If this whole mess rolls into the Supreme Court, and politicized judges aren’t able to protect the ObamaCare subsidies (funny how no one seems to doubt how the liberal Justices will rule, isn’t it?) the question would become, “Does that finish off the Affordable Care Act?” Personally, I’d still be concerned that the subsidy trap will work the way its authors intended – states that didn’t create exchanges could come under intense pressure to do so, or their citizens will be denied the plump tax subsidies granted to customers in the states that did. It’s also possible that the enduring unpopularity of ObamaCare will cause many of the states without exchanges to walk away from it, freed from both subsidies and mandates. And there’s always the chance the whole tottering edifice of ObamaCare will come down, leaving Congress to sort through the mess. There are too many variables between here and there to make any firm predictions, but the fact that ObamaCare enrollments have been going down leads me to think it might not survive the loss of its subsidies, because there just aren’t enough people to clamor for them.
Update: The full decision from Judge Ronald White in the Pruitt v. Burwell case can be found here. If it counts for anything, Judge White served up some hot and spicy disapproval of ObamaCare and its defenders. (I’m not sure it counts for all that much, since this decision is basically a first down in a very long drive, an ordeal the Pruitt suit had to survive rather than an enduring triumph in itself. Still, there’s always the chance Judge White’s decision will have some influence at the Supreme Court.)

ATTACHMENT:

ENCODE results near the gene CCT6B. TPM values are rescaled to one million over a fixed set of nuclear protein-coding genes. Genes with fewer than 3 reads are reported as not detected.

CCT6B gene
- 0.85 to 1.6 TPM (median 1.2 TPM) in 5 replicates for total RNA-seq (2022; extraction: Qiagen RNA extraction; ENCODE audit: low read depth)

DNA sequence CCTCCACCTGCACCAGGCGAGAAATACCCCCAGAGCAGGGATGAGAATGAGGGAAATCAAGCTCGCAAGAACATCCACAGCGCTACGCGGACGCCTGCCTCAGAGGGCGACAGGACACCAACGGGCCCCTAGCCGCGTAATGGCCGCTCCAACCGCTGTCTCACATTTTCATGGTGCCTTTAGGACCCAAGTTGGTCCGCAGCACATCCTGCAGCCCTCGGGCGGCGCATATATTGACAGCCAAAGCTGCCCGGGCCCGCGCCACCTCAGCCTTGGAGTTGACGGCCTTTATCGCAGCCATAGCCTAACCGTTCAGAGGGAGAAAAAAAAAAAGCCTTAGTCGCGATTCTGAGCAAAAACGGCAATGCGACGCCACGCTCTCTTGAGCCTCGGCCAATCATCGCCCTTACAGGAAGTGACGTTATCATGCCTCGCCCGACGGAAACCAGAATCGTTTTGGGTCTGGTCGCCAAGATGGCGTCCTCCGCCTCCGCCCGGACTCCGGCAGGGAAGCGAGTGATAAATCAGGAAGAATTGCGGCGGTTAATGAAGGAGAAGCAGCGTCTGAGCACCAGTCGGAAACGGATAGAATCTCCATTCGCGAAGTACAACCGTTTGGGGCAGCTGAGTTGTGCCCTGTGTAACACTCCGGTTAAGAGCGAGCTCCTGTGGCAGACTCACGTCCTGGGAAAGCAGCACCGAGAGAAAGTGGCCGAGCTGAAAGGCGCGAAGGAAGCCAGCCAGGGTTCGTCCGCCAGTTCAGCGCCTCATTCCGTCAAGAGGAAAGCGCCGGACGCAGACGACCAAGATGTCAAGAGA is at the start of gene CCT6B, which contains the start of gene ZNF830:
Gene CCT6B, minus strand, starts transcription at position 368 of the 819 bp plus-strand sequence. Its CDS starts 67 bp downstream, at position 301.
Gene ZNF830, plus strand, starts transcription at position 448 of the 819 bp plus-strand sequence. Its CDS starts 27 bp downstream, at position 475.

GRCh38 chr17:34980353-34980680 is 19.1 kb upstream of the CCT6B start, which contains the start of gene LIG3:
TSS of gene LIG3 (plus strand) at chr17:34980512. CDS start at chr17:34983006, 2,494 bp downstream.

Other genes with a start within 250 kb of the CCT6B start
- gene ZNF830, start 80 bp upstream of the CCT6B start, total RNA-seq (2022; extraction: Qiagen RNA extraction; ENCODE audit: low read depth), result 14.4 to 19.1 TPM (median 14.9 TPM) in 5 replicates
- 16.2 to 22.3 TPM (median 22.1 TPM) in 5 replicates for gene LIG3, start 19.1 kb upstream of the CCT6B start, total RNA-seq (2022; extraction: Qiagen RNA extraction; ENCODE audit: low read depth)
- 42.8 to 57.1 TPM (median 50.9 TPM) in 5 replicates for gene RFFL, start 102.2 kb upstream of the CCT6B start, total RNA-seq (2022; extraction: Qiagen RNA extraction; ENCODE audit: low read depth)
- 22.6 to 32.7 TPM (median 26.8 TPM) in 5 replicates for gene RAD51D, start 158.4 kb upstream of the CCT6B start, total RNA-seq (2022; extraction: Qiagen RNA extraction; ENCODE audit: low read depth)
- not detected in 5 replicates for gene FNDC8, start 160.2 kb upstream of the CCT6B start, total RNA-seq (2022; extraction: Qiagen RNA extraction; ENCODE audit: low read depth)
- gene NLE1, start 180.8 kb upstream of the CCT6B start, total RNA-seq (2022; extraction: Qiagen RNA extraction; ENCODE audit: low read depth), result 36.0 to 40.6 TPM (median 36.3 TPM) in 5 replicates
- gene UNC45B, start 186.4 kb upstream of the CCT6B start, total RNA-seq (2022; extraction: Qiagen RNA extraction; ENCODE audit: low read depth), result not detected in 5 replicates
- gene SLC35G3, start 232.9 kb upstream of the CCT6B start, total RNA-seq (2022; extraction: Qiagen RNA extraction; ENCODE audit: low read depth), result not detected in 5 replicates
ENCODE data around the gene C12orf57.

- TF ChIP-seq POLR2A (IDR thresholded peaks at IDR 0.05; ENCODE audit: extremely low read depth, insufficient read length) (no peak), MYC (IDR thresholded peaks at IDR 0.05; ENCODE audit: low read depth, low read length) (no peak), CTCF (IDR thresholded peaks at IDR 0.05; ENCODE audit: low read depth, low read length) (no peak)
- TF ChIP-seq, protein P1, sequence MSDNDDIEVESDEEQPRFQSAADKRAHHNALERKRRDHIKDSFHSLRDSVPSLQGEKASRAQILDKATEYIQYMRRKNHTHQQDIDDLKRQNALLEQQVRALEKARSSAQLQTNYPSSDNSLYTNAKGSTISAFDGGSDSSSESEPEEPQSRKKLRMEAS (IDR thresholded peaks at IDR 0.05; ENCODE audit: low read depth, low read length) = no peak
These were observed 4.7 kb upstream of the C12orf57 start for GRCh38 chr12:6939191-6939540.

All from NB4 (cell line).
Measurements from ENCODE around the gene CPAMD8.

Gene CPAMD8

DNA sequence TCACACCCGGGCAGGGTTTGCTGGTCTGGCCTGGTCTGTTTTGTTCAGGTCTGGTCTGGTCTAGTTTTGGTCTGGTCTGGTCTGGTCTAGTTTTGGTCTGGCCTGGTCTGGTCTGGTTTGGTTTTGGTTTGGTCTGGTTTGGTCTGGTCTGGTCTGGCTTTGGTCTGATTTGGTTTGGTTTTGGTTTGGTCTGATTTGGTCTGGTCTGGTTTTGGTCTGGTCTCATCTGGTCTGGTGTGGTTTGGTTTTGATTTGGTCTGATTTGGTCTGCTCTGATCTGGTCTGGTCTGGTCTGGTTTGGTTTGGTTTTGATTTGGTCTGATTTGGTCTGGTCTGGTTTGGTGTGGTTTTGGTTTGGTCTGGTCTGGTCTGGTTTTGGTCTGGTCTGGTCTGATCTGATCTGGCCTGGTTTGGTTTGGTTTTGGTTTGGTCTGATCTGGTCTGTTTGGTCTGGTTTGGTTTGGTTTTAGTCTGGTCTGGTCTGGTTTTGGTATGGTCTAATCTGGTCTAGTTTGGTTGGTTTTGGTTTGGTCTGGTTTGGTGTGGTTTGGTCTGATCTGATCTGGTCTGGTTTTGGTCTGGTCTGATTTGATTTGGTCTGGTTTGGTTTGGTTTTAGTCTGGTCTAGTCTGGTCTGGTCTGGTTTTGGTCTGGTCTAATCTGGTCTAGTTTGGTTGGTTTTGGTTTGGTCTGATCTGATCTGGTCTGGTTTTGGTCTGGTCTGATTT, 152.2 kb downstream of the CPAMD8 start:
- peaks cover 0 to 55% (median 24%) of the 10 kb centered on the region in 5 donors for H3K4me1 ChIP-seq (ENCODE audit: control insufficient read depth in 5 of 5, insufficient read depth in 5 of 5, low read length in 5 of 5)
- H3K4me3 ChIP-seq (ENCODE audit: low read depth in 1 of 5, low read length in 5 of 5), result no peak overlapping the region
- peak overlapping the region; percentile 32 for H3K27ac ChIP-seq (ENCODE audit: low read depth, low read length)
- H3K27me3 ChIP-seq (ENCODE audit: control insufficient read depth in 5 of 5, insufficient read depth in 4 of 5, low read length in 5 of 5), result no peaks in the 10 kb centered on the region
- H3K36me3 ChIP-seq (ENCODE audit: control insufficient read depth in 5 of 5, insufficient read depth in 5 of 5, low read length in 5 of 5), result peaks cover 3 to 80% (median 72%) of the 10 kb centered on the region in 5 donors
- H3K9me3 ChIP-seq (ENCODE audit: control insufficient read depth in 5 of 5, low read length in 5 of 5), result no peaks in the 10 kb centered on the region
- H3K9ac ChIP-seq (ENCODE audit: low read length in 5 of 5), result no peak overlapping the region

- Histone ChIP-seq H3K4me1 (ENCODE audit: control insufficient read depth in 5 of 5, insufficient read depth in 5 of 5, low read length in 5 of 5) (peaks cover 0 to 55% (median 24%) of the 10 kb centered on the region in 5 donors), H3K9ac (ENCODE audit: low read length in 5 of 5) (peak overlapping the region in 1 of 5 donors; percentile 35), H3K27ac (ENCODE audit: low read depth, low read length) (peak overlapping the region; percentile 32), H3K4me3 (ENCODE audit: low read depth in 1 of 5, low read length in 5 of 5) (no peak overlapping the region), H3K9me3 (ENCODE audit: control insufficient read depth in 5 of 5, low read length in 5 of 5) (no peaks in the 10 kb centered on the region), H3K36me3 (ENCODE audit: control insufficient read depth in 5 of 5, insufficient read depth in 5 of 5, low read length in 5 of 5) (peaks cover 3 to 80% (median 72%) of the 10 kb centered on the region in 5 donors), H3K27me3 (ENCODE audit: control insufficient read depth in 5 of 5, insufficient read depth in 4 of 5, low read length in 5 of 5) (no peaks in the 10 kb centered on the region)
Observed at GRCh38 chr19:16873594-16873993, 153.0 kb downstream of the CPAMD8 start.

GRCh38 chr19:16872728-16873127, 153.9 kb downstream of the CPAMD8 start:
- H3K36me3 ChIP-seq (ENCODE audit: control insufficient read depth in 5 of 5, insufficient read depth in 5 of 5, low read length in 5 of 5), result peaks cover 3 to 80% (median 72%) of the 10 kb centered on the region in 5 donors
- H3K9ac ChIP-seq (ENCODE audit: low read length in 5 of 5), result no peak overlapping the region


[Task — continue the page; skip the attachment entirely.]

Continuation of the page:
White cites the Halbig decision against ObamaCare subsidies approvingly, while frowning on the King decision in favor of those federal subsidies. In fact, he chides subsidy defenders, including the dissenting judge in Halbig, as hysterics who use “apocalyptic” language about the destruction of ObamaCare, which White finds both excessive and irrelevant. As he points out, the political motivations of those who brought suit against the Affordable Care Act have nothing to do with the legal merits of the case: “Of course a proper legal decision is not a matter of the court ‘helping’ one side or the other. A lawsuit challenging a federal regulation is a commonplace occurrence in this country, not an affront to judicial dignity.”
He also finds the assertion that rulings such as his, or the Halbig decision would “gut” or “destroy” ObamaCare ridiculous, since “the court is upholding the Act as written. Congress is free to amend the ACA to provide for tax credits in both state and federal exchanges, if that is the legislative will.” Of course, President Obama and the Democrats don’t want the people’s representatives to have a hand in amending the law – and that’s the purely political motivation causing all of this confusion in the courts. All else is a response to the base partisan desire of the President and his Party to protect ObamaCare from the constitutional processes that could very well destroy it.
White is well aware of the behind-the-scenes struggles that went into creating the Affordable Care Act, and doesn’t find it surprising that the messy deal-making process which produced the law would have yielded some untidy results, such as passages that prevent the federal exchange from awarding subsidies. As he points out, that’s hardly unique to the ACA. For the IRS to ignore what the law actually says, in an effort to make it workable in a purely political sense – i.e. something the public won’t hate even more than it already hates ObamaCare – is “arbitrary, capricious, an abuse of discretion or otherwise not in accordance with the law.”